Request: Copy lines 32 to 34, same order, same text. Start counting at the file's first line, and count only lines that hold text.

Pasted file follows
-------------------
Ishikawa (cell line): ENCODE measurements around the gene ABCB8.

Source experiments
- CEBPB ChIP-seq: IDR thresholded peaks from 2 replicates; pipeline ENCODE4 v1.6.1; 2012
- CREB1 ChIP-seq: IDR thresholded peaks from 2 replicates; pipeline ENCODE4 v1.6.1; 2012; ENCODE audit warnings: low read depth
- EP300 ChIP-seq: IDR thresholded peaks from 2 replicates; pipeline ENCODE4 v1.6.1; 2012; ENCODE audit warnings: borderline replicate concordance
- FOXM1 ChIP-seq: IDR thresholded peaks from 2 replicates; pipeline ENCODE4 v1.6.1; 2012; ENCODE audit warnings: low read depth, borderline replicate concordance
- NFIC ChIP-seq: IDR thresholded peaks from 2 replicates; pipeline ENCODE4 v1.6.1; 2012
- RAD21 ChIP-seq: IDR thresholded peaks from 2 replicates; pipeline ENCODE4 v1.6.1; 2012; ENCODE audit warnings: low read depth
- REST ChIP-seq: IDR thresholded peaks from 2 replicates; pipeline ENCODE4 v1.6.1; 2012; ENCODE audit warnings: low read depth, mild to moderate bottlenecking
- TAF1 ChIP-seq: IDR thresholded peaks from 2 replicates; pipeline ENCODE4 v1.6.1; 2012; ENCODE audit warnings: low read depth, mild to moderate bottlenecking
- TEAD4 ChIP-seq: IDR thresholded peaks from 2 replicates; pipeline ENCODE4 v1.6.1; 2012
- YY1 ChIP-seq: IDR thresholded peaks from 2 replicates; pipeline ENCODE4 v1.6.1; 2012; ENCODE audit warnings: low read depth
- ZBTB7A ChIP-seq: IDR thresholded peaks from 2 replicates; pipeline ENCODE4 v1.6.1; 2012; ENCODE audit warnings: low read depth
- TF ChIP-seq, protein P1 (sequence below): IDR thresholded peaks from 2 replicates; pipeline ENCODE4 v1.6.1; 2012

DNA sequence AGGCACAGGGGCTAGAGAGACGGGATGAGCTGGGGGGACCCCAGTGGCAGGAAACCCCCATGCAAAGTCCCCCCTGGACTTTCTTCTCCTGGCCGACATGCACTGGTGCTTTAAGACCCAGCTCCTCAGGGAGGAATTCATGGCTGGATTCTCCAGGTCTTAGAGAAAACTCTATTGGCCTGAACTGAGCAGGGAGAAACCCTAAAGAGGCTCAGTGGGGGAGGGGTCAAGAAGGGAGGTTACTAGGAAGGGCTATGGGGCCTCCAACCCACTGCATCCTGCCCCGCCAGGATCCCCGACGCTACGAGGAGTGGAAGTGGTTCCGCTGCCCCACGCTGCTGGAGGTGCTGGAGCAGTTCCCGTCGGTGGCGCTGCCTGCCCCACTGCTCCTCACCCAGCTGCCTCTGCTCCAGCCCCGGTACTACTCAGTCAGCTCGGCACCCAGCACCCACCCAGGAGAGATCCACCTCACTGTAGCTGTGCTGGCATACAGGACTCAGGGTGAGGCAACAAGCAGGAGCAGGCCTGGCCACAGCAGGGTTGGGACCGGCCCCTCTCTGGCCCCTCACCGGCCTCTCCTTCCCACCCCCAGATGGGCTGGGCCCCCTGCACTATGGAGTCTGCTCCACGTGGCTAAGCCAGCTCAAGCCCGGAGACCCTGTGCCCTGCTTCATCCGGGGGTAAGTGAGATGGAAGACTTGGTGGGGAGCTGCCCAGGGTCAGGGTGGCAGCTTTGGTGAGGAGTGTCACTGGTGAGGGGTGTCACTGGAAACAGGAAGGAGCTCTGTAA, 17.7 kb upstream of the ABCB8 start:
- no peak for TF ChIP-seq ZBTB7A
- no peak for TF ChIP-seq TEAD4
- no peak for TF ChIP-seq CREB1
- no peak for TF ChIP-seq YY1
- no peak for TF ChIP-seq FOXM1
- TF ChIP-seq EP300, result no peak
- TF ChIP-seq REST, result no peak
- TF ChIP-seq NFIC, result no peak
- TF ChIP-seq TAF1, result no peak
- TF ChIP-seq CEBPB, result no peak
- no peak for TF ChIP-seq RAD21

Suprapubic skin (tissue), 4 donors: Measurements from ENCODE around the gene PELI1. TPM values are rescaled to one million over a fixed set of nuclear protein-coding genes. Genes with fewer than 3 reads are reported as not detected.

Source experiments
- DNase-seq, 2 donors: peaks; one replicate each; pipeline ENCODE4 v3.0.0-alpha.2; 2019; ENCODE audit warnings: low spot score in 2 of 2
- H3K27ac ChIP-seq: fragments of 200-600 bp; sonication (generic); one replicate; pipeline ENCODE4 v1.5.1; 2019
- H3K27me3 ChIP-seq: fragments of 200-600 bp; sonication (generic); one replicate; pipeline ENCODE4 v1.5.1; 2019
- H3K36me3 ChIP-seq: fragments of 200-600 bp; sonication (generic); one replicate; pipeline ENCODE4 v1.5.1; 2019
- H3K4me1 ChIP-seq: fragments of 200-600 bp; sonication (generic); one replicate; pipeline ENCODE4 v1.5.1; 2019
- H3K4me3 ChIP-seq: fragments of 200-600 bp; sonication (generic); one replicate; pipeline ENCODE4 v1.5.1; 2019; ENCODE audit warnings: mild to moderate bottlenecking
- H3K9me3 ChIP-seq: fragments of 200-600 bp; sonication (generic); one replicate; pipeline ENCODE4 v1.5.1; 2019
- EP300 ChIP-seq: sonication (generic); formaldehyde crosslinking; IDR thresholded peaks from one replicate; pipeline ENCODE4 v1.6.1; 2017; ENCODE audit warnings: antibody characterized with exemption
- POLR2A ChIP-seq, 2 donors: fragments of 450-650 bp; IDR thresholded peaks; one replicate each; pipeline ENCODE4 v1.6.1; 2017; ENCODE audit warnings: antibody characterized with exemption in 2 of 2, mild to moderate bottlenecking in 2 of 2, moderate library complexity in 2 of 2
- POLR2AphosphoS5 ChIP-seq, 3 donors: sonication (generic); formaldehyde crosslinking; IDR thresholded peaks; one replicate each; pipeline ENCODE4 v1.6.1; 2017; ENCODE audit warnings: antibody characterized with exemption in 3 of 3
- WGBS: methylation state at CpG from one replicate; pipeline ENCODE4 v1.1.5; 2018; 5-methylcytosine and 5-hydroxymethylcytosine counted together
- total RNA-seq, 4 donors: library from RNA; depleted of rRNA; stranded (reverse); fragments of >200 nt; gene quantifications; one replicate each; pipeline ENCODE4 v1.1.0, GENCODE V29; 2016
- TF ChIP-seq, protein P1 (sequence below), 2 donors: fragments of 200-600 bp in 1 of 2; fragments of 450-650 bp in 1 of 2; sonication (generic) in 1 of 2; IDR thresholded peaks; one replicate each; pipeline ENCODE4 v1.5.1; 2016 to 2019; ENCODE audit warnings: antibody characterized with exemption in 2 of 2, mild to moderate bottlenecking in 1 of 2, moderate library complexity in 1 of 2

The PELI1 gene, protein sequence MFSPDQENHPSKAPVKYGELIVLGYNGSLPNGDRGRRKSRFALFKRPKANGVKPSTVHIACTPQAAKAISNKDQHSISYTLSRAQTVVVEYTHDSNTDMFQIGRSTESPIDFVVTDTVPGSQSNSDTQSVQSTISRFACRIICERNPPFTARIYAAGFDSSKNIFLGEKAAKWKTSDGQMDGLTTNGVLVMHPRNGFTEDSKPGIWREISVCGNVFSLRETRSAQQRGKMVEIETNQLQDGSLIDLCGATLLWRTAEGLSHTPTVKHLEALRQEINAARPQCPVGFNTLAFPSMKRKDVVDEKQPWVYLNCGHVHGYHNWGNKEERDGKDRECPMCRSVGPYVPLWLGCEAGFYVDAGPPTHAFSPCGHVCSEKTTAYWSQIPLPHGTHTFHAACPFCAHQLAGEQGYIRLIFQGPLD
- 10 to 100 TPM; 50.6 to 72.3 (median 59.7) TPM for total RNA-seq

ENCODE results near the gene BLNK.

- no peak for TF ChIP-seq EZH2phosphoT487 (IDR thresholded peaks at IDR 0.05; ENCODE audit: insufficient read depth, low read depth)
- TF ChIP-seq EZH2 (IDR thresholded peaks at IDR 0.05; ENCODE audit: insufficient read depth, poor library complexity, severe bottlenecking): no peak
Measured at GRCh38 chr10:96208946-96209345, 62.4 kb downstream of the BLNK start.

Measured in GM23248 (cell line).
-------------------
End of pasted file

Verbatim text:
- H3K36me3 ChIP-seq: fragments of 200-600 bp; sonication (generic); one replicate; pipeline ENCODE4 v1.5.1; 2019
- H3K4me1 ChIP-seq: fragments of 200-600 bp; sonication (generic); one replicate; pipeline ENCODE4 v1.5.1; 2019
- H3K4me3 ChIP-seq: fragments of 200-600 bp; sonication (generic); one replicate; pipeline ENCODE4 v1.5.1; 2019; ENCODE audit warnings: mild to moderate bottlenecking